Report

Mass-resolved electronic circular dichroism ion spectroscopy

See allHide authors and affiliations

Science  26 Jun 2020:
Vol. 368, Issue 6498, pp. 1465-1468
DOI: 10.1126/science.abb1822

You are currently viewing the abstract.

View Full Text

Log in to view the full text

Log in through your institution

Log in through your institution

DNA circular dichroism in gas phase

Circular dichroism spectroscopy is widely used to distinguish between nonidentical mirror-image molecules. The technique relies on differential absorption of left versus right circularly polarized light and therefore tends to require solution-phase samples for adequate sensitivity. Daly et al. now report gas-phase circular dichroism spectra of DNA oligonucleotides based on detection of photodetached electrons rather than transmitted light (see the Perspective by Barran). The salient spectral features matched those in solution. Pairing the technique with mass spectrometry enables prior mass selection of particular molecules for analysis.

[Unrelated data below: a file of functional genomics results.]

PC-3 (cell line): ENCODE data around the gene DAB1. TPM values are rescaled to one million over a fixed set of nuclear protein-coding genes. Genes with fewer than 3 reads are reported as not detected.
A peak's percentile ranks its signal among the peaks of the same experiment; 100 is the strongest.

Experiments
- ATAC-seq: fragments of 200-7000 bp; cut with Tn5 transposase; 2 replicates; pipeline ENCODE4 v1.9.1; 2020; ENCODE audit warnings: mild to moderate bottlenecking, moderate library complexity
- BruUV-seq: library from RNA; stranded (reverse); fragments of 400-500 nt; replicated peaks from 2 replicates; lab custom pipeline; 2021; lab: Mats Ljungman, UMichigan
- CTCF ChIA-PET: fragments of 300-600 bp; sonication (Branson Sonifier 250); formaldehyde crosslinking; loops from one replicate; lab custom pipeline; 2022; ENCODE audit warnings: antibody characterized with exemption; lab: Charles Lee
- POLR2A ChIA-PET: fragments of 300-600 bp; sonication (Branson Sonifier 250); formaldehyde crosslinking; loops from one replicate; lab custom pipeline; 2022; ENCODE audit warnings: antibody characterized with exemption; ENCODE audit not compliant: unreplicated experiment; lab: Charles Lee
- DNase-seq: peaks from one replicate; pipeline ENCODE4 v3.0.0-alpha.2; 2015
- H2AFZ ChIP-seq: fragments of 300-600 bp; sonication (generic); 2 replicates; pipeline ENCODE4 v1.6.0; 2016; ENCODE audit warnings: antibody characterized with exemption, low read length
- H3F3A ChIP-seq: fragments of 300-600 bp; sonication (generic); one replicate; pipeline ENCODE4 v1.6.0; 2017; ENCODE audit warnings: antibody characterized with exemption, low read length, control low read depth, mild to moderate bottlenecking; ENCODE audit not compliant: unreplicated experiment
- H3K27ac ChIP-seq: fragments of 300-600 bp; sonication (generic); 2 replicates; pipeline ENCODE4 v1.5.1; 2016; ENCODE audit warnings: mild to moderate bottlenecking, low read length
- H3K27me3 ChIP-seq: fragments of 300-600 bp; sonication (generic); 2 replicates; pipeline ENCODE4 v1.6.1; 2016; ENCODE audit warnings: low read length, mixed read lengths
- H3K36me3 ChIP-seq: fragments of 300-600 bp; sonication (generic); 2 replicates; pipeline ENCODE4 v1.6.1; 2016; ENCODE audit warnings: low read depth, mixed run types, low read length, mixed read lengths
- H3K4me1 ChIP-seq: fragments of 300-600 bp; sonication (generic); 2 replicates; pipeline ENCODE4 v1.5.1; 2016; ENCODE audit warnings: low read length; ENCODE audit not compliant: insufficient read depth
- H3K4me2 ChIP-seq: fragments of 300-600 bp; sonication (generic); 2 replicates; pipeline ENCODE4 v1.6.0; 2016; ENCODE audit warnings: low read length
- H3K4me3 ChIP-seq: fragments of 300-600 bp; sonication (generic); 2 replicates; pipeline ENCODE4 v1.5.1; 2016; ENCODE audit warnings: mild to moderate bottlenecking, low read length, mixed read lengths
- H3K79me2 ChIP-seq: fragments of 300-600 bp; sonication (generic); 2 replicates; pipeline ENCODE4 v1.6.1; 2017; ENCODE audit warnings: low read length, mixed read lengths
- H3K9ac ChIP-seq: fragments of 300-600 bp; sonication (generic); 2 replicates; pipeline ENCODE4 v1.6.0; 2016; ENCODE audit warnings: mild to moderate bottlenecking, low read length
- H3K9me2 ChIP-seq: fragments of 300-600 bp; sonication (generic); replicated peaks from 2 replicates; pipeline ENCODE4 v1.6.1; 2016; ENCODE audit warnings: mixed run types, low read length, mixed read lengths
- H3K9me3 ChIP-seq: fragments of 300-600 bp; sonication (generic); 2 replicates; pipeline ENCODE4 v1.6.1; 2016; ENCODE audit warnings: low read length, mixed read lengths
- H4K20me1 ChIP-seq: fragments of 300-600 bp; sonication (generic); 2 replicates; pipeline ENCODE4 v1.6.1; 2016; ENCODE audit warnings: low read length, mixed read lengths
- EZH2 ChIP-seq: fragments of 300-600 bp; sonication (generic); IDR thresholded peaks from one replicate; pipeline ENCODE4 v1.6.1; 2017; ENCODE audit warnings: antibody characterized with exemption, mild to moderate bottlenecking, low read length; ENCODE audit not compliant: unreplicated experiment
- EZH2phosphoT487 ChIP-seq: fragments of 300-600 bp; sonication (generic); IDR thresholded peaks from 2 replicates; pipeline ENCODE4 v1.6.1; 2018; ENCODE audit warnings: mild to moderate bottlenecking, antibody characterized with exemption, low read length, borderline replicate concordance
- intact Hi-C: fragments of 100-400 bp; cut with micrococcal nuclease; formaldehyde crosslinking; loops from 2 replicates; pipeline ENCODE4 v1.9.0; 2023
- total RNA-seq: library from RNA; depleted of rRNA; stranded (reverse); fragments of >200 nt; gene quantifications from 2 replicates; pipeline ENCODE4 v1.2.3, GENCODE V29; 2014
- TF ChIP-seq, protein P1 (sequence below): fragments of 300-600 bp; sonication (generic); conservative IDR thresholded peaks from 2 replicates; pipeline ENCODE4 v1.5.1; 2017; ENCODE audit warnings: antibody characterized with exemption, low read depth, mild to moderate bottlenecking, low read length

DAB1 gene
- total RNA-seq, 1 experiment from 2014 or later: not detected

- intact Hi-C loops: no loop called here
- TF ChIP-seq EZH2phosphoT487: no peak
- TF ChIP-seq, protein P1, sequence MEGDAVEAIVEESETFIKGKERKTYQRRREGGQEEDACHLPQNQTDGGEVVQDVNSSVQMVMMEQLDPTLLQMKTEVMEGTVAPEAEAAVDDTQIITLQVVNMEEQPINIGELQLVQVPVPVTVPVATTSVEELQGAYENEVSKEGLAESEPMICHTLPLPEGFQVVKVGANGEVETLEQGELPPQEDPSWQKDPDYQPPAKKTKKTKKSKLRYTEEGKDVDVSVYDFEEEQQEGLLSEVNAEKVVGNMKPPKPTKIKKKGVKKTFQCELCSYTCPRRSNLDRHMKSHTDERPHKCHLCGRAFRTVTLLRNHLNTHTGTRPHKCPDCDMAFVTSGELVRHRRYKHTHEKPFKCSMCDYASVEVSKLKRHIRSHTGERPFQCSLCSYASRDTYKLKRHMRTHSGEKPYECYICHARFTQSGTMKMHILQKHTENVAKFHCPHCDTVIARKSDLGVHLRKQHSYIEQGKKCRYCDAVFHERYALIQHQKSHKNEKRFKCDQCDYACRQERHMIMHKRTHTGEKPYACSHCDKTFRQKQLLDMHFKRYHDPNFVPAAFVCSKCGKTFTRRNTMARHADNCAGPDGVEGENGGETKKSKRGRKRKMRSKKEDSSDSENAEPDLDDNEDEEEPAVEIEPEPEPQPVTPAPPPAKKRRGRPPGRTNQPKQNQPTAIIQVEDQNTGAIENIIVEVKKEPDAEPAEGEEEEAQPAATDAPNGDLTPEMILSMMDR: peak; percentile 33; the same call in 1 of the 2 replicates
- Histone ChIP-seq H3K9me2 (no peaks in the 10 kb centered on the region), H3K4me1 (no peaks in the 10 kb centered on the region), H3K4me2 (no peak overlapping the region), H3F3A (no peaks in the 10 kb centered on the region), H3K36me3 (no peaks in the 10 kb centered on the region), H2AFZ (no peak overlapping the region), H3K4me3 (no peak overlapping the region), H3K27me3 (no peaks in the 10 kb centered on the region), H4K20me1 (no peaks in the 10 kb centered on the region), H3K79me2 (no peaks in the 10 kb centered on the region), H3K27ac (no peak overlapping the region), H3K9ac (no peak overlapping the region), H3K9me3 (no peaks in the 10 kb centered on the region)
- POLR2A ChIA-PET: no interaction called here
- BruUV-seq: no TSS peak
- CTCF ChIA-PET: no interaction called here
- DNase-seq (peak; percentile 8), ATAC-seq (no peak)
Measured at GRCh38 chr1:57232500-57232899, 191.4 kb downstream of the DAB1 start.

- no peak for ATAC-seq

Science, this issue p. 1465; see also p. 1426

Abstract

DNA and proteins are chiral: Their three-dimensional structures cannot be superimposed with their mirror images. Circular dichroism spectroscopy is widely used to characterize chiral compounds, but data interpretation is difficult in the case of mixtures. We recorded the electronic circular dichroism spectra of DNA helices separated in a mass spectrometer. We studied guanine-rich strands having various secondary structures, electrosprayed them as negative ions, irradiated them with an ultraviolet nanosecond optical parametric oscillator laser, and measured the difference in electron photodetachment efficiency between left and right circularly polarized light. The reconstructed circular dichroism ion spectra resembled those of their solution-phase counterparts, thereby allowing us to assign the DNA helical topology. The ability to measure circular dichroism directly on biomolecular ions expands the capabilities of mass spectrometry for structural analysis.

View Full Text

Stay Connected to Science